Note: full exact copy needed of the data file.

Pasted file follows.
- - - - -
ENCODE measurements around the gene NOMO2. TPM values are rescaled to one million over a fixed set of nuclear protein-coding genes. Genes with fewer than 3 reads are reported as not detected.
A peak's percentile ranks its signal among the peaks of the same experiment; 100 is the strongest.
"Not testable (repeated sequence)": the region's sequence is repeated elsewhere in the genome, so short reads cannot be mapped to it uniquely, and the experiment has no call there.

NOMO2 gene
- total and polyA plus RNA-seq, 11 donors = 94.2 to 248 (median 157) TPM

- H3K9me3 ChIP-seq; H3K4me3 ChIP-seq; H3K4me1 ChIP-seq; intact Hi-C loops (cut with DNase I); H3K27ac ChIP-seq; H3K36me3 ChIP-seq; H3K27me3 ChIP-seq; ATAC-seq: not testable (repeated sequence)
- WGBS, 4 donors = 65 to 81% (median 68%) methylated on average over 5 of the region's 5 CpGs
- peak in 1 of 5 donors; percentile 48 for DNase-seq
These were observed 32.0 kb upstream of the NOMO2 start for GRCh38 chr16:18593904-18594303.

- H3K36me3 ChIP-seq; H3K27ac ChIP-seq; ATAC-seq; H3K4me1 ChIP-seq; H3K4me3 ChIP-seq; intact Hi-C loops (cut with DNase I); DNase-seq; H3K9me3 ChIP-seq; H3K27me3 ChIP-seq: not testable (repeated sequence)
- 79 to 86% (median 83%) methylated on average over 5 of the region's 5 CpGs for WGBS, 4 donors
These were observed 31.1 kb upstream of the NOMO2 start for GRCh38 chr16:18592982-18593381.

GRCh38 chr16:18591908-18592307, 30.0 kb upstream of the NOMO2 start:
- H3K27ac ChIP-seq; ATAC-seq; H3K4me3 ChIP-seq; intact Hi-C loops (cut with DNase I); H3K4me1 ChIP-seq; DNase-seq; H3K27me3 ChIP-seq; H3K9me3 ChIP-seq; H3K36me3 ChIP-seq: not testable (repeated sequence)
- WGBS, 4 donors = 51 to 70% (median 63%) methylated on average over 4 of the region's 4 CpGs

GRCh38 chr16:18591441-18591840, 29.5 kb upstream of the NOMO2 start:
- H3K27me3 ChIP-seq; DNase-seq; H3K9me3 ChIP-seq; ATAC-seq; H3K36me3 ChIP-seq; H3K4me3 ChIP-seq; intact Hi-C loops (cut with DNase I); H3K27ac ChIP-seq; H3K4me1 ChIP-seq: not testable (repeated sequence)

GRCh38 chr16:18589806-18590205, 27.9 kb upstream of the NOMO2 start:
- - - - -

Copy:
ENCODE measurements around the gene NOMO2. TPM values are rescaled to one million over a fixed set of nuclear protein-coding genes. Genes with fewer than 3 reads are reported as not detected.
A peak's percentile ranks its signal among the peaks of the same experiment; 100 is the strongest.
"Not testable (repeated sequence)": the region's sequence is repeated elsewhere in the genome, so short reads cannot be mapped to it uniquely, and the experiment has no call there.

NOMO2 gene
- total and polyA plus RNA-seq, 11 donors = 94.2 to 248 (median 157) TPM

- H3K9me3 ChIP-seq; H3K4me3 ChIP-seq; H3K4me1 ChIP-seq; intact Hi-C loops (cut with DNase I); H3K27ac ChIP-seq; H3K36me3 ChIP-seq; H3K27me3 ChIP-seq; ATAC-seq: not testable (repeated sequence)
- WGBS, 4 donors = 65 to 81% (median 68%) methylated on average over 5 of the region's 5 CpGs
- peak in 1 of 5 donors; percentile 48 for DNase-seq
These were observed 32.0 kb upstream of the NOMO2 start for GRCh38 chr16:18593904-18594303.

- H3K36me3 ChIP-seq; H3K27ac ChIP-seq; ATAC-seq; H3K4me1 ChIP-seq; H3K4me3 ChIP-seq; intact Hi-C loops (cut with DNase I); DNase-seq; H3K9me3 ChIP-seq; H3K27me3 ChIP-seq: not testable (repeated sequence)
- 79 to 86% (median 83%) methylated on average over 5 of the region's 5 CpGs for WGBS, 4 donors
These were observed 31.1 kb upstream of the NOMO2 start for GRCh38 chr16:18592982-18593381.

GRCh38 chr16:18591908-18592307, 30.0 kb upstream of the NOMO2 start:
- H3K27ac ChIP-seq; ATAC-seq; H3K4me3 ChIP-seq; intact Hi-C loops (cut with DNase I); H3K4me1 ChIP-seq; DNase-seq; H3K27me3 ChIP-seq; H3K9me3 ChIP-seq; H3K36me3 ChIP-seq: not testable (repeated sequence)
- WGBS, 4 donors = 51 to 70% (median 63%) methylated on average over 4 of the region's 4 CpGs

GRCh38 chr16:18591441-18591840, 29.5 kb upstream of the NOMO2 start:
- H3K27me3 ChIP-seq; DNase-seq; H3K9me3 ChIP-seq; ATAC-seq; H3K36me3 ChIP-seq; H3K4me3 ChIP-seq; intact Hi-C loops (cut with DNase I); H3K27ac ChIP-seq; H3K4me1 ChIP-seq: not testable (repeated sequence)

GRCh38 chr16:18589806-18590205, 27.9 kb upstream of the NOMO2 start: